Debt helps in business growth, but too much of it can also hurt the company. How to judge when it's good and when it's not?
03-Oct-2022 •Dhirendra Kumar
If you type the word 'neither' into a Google search box and wait for a moment for the autocomplete to kick in, one of the top suggestions is going to be 'Neither a borrower nor a lender be'. It's a famous line from Shakespeare's play 'Hamlet', which forms part of the advice given by a father to a son. Of the many pithy lines of poetry that Shakespeare wrote, this is among the ones that has become a widely recognised proverb, one whose essential truth no one argues against.
Of all the types of normal financial activities and transactions that form part of routine commerce, both personal and professional, debt is the only one that has historically been considered a moral failing, often as something that is a sin, one that destroys people and relationships. This underlying moral judgement about debt also carries on in our modern business and financial system.
Even though the modern economy's foundation is in debt, there is a moral judgement implicit in taking too much debt and not being able to repay it. The names are familiar - Indian tycoons who borrowed too much and could not repay it had their empires destroyed. Some had to run away from the country, while others had to swallow their pride and beg for help from family members with whom they did not get along.
Interestingly, unless some dishonesty is involved, the same moral judgement is not brought upon the head of those who destroy capital they have raised from shareholders. Look at these new-age digital businesses that have raised money from private and public investors and whose businesses are now floundering. They are criticised as incompetent business people or as overly ambitious ones, but it's not considered to be a shameful thing. Destroying equity is apparently fine, destroying borrowed money is a moral failing.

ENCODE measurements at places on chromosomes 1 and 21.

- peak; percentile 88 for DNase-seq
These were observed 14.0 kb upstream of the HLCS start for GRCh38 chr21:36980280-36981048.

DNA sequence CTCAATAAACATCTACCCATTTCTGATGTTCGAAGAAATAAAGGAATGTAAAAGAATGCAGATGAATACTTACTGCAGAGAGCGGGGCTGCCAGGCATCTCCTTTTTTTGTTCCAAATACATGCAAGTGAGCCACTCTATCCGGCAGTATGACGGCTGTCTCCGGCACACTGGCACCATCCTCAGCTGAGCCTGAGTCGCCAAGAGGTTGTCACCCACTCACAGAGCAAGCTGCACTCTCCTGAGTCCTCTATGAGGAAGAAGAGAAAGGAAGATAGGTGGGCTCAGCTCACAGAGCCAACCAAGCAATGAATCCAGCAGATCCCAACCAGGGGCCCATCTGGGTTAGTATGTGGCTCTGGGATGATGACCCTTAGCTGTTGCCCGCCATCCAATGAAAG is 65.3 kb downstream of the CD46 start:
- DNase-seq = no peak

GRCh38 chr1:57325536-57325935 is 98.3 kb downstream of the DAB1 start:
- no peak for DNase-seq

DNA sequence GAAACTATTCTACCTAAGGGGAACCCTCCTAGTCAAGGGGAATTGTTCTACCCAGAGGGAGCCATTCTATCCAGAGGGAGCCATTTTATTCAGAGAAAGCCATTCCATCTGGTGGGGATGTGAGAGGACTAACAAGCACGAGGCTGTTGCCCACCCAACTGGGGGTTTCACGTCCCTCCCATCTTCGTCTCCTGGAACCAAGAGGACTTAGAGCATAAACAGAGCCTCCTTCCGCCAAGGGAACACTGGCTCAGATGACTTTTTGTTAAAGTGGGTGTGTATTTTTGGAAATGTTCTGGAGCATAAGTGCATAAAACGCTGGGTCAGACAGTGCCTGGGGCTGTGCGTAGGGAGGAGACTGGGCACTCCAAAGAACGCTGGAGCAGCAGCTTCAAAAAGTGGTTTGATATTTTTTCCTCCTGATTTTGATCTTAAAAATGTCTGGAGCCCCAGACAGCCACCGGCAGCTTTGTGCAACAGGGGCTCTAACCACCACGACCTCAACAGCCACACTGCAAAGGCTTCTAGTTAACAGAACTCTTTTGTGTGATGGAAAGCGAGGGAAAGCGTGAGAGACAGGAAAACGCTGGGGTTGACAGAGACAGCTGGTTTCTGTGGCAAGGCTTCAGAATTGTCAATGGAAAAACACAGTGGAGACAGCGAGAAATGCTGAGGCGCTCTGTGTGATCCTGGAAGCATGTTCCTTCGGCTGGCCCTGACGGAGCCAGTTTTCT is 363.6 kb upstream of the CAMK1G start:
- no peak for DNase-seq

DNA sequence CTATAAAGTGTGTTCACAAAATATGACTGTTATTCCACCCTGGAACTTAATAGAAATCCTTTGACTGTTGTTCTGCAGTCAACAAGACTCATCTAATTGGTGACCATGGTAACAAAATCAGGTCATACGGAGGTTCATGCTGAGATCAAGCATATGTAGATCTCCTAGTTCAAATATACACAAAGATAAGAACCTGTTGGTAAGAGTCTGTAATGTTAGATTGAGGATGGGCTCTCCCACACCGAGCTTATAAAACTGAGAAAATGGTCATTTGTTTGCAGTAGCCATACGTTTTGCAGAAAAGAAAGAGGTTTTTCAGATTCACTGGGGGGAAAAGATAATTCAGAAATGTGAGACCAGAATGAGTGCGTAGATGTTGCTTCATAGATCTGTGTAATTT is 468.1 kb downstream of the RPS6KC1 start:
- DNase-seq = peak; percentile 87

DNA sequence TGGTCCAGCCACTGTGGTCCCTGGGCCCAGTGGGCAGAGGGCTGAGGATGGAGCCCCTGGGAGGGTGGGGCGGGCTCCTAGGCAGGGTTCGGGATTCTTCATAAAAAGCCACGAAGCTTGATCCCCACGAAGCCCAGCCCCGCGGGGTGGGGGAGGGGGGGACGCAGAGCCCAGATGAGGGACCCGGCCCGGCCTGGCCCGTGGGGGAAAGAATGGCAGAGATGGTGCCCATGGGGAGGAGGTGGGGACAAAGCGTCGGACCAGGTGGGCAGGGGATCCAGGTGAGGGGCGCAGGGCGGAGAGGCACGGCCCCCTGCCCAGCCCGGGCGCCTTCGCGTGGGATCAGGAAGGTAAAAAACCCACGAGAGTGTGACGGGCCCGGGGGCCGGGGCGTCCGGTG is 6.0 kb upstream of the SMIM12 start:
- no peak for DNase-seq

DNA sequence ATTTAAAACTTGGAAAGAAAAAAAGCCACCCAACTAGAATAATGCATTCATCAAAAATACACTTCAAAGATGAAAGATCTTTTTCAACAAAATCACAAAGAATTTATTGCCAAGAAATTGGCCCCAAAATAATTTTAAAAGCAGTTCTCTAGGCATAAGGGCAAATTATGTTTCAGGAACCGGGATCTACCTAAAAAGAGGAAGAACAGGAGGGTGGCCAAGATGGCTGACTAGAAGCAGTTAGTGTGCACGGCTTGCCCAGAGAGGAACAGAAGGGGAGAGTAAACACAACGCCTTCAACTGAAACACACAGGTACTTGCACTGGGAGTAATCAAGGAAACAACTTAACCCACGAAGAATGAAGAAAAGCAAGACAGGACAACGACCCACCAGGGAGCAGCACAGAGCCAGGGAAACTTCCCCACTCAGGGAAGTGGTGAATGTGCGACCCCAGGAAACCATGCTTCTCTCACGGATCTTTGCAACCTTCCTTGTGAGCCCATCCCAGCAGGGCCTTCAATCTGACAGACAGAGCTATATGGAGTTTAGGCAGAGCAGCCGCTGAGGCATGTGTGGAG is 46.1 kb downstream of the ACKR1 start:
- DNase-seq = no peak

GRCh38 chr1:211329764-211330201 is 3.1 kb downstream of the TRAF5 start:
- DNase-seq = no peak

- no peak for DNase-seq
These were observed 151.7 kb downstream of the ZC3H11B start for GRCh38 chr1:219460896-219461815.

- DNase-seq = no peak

However, debt is actually a great convenience for the equity investor and the analyst. Surprised? Don't be. Read our cover story of 'Wealth Insight' October 2022 issue along with the accompanying analysis and data. You will realise that in the context of modern businesses, debt is an analyst's friend. Anyone trying to evaluate a company makes a nice indicator that tells you a lot of things about a company, its management and its future prospects. For the smart investor, debt-related numbers in a company's financial statements are like a stethoscope in the hands of a doctor, maybe even an MRI scan. They tell you a lot that would otherwise be hidden.
However, there's an important caveat. Debt-related analysis of stock can, at best, be a negative indicator. It can tell you whether a stock should be avoided. It cannot, by itself, tell you whether a stock is worthy of investing. This is fine, of course. It's something that will save you from losses, which is a stepping stone for profits.
For the cautious investor, the problem is that one can get carried away by the anti-debt rhetoric. The modern economy and most modern businesses cannot function without adequate debt. At a conceptual level, if everyone could only use the actual money that existed, then economic growth would be very slow, perhaps stagnant. The interest rates in an economy are now considered a major input to the economy - witness the global concern about rising US rates in recent days. To say that interest rates are central to growth is to really say that debt is central to the economy. Otherwise, why would interest rates matter?
The art of running a capital-intensive business is to walk the fine line on debt. Take neither too much nor too little, take at the right rates, at the right terms and at the right time. Judging all this is the hard part of investors' job, and what we at 'Wealth Insight' are doing is to help you get it right.
Suggested read: Why financial leverage is a double edget-sword
This editorial appeared in Wealth Insight October 2022 issue. To read the cover story and other insightful analyses, columns and articles